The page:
This is a very little story of a very great man. It contains only a few of the wonderful adventures he met, and the splendid deeds he did. Most of them may never be written. Perhaps they may be lived again in the lives of some of the readers. Who knows?
west? He often asked himself that question in some amusement as they approached the coast of China. They entered a long winding channel and steamed this way and that until one day they sailed into a fine broad harbor with a magnificent city rising far up the steep sides of a hill. It was an Oriental city, and therefore strange to the young traveller. But for all that there seemed something familiar in the fine European buildings that lined the streets, and something still more homelike in that which floated high above them--something that brought a thrill to the heart of the young Canadian--the red-crossed banner of Britain!
It was Hongkong, the great British port of the East, and here he decided to land. No sooner had the travelers touched the dock, than they were surrounded by a yelling, jostling crowd of Chinese coolies, all shouting in an outlandish gibberish for the privilege of carrying the Barbarians' baggage. A group gathered round Mackay, and in their eagerness began hammering each other with
The Black-Bearded Barbarian tells the story of George Leslie MacKay, the Presbyterian Priest from Canada, who brought Christianity to north Taiwan, or Formosa as it was known in the late 1800's. Even if you are not a religious person, this book is interesting in showing how one man, alone, walked into a land where he didn't know the culture or one word of the language and, over time, introduced an idea that change a people.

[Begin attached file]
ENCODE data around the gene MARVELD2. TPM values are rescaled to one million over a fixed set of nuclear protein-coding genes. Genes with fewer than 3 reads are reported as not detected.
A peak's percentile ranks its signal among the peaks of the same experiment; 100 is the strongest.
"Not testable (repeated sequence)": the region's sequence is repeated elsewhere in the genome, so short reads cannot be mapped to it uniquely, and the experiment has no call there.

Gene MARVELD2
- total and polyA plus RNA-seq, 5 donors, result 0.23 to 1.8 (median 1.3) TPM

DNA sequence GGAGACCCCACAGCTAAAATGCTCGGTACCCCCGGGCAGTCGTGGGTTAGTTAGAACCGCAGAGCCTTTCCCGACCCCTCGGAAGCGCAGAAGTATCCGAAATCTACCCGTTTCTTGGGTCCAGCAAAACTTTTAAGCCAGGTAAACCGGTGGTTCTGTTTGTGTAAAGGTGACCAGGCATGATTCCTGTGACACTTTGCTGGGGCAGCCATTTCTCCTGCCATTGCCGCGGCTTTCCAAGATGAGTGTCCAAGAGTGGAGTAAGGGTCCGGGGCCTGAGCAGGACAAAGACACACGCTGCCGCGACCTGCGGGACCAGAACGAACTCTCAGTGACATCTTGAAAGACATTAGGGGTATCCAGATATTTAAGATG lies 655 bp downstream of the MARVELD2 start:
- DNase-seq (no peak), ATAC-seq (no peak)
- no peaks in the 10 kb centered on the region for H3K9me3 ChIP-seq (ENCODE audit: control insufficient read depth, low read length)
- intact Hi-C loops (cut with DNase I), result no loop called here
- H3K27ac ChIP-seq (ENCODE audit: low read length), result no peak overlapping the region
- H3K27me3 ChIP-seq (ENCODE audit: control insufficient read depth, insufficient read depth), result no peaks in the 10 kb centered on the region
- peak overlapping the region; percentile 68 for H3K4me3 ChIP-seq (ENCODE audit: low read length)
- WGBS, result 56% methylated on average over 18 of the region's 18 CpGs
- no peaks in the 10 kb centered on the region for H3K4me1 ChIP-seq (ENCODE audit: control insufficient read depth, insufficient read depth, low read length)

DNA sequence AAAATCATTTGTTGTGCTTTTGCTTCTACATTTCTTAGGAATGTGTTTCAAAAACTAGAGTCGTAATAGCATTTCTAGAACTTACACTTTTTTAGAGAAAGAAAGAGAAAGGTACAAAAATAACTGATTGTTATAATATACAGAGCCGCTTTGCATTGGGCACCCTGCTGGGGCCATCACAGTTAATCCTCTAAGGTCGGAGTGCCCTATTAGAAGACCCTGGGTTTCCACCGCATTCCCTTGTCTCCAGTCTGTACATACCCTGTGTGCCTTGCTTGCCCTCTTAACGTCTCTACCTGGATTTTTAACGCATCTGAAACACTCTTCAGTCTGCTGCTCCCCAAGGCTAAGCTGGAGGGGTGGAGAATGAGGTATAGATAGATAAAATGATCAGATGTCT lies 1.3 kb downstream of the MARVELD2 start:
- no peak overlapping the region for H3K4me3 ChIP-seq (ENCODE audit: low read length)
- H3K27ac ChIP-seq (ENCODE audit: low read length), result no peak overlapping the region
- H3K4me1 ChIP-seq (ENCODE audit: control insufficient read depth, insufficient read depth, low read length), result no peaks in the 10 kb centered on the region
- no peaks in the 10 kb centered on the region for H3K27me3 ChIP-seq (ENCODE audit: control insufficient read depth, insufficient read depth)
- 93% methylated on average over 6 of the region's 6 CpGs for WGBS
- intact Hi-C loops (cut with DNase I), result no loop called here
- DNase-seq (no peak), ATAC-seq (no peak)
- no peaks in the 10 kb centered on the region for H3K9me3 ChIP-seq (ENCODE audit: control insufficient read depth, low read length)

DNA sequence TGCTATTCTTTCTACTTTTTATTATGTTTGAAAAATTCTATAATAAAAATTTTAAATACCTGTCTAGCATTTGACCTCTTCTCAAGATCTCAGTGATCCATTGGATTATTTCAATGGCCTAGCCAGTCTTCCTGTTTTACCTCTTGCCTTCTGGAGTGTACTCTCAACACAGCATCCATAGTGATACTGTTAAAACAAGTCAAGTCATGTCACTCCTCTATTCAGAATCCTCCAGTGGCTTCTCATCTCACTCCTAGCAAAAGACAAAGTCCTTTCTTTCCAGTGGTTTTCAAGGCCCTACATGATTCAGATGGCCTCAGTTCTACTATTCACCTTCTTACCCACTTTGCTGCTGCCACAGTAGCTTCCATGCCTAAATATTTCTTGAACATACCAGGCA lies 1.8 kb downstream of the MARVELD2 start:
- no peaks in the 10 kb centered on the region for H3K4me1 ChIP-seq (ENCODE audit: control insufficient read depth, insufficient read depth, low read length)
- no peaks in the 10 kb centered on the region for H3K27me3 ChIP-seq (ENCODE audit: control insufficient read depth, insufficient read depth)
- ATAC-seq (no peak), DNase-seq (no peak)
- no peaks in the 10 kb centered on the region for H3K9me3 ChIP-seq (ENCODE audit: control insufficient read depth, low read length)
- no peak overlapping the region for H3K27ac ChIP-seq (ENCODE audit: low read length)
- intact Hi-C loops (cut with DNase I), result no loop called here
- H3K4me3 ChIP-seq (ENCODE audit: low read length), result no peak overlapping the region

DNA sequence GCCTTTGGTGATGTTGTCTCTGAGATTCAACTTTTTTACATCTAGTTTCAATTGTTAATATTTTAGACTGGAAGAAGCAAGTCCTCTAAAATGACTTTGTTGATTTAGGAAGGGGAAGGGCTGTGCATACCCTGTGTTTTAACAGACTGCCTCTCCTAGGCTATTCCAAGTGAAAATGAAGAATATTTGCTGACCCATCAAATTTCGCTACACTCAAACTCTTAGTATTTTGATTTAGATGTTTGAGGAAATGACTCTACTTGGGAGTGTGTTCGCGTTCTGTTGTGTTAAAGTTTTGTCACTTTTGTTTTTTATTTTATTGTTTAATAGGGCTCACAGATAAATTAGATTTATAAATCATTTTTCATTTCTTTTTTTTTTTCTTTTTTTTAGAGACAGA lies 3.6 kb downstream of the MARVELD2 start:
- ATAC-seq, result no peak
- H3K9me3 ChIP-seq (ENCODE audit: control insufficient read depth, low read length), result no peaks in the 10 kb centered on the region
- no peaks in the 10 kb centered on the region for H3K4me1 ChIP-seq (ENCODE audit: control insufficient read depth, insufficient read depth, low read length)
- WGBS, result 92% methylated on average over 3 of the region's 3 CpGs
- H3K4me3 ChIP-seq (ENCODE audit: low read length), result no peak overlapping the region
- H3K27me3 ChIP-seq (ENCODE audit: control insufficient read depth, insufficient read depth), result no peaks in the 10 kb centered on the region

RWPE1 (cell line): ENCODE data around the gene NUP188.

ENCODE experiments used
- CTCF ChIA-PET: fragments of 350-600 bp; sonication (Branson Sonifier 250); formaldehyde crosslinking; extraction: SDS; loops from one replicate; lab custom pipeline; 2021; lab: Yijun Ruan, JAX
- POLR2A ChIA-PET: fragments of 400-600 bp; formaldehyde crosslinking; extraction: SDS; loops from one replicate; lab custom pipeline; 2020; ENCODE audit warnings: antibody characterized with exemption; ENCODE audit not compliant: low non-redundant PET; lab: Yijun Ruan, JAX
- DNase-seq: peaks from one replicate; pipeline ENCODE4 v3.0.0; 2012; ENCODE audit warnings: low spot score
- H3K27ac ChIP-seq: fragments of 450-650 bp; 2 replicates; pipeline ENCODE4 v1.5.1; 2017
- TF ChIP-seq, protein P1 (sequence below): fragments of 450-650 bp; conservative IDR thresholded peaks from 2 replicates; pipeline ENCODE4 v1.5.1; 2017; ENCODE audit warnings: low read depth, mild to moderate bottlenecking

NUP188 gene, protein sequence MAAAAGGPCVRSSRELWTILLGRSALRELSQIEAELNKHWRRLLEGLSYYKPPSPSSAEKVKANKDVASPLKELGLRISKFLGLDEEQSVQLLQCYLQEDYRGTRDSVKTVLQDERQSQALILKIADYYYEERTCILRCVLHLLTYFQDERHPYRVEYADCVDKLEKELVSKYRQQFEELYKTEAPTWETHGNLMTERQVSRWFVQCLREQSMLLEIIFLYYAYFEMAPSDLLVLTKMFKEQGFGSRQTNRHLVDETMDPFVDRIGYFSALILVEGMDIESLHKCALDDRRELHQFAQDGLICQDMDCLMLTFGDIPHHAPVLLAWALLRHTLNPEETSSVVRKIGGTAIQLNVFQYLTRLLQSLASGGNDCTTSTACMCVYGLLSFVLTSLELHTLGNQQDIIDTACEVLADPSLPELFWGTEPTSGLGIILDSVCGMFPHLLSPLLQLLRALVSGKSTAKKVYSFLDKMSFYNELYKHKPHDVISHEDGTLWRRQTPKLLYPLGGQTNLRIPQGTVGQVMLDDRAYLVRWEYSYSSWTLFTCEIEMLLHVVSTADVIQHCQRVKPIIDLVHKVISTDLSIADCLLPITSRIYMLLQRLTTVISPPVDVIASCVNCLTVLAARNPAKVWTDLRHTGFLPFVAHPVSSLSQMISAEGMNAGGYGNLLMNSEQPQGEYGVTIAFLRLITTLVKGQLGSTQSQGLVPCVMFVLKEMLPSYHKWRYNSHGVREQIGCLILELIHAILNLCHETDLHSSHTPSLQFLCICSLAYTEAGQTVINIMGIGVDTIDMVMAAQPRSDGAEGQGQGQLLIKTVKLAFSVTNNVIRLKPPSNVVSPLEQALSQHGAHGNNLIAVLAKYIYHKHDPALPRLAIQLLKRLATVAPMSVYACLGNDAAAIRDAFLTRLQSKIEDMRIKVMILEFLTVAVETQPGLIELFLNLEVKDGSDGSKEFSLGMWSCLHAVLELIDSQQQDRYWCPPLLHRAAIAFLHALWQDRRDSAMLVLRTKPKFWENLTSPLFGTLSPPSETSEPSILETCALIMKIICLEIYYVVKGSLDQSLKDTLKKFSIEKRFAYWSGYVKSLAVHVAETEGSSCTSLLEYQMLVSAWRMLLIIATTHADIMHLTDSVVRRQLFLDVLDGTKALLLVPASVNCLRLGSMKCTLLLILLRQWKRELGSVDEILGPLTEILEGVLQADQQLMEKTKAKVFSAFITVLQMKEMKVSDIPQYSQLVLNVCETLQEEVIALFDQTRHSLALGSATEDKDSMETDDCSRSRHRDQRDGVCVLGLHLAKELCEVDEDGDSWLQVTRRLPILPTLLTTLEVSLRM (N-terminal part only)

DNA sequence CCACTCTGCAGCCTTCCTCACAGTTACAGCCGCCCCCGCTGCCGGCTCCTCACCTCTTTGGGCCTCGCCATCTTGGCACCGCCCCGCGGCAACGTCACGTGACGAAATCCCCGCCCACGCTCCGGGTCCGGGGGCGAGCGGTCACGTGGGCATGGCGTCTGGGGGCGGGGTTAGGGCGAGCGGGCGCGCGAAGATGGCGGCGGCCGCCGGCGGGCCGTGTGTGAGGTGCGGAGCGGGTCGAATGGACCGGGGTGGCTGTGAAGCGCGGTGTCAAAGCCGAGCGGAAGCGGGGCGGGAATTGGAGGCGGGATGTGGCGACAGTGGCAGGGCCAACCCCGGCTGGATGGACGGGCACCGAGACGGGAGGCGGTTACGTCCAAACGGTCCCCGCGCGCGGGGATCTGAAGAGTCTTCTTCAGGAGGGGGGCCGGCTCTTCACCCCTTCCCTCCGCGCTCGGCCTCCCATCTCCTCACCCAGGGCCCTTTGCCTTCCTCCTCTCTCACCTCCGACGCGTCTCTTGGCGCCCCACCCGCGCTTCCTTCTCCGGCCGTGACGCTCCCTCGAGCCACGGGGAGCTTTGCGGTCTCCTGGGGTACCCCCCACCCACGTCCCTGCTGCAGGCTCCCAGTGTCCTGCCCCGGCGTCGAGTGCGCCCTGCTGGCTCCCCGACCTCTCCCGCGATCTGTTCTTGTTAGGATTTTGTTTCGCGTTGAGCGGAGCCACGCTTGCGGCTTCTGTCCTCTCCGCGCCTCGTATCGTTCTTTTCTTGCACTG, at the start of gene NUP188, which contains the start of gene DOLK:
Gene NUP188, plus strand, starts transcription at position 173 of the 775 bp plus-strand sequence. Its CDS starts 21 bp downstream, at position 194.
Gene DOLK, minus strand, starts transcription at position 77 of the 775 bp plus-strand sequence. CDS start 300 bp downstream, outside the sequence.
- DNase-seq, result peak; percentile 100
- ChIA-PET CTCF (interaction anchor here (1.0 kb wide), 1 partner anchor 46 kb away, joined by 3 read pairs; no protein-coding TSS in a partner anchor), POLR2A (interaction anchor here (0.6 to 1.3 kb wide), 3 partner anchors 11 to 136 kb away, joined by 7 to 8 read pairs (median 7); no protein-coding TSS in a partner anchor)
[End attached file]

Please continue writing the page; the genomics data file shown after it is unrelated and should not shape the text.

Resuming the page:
When MacKay landed, he first went about learning the language, customs and beliefs of the people. Most of the locals did not want to even rent a room to him - wanting only to stone him for being a foreign devil. But MacKay, living in a hut by a river, spent all his time learning Chinese, amazingly mastering it enough after only a few months to read and understand the scholarly texts of the intellectuals. He learned the scholar books so well that he would argue with the mandarins (men from the ruling class). His arguments for his beliefs were logical as well as spiritual. It was one of these bright, young mandarins, so impressed with MacKay's solid reasoning and unwavering beliefs, who became MacKay's first convert.
MacKay, with the bravery of "an army", walked from village to village talking about his beliefs, even traveling into the wild mountains where the Chinese dared not venture because of native headhunters. But he did not just preach, often working as a doctor, performing dentistry and giving out medicine for Malaria relief. He married a local woman and, in the end, was buried in Taiwan. This showing how ingrained he was with the people he had changed.
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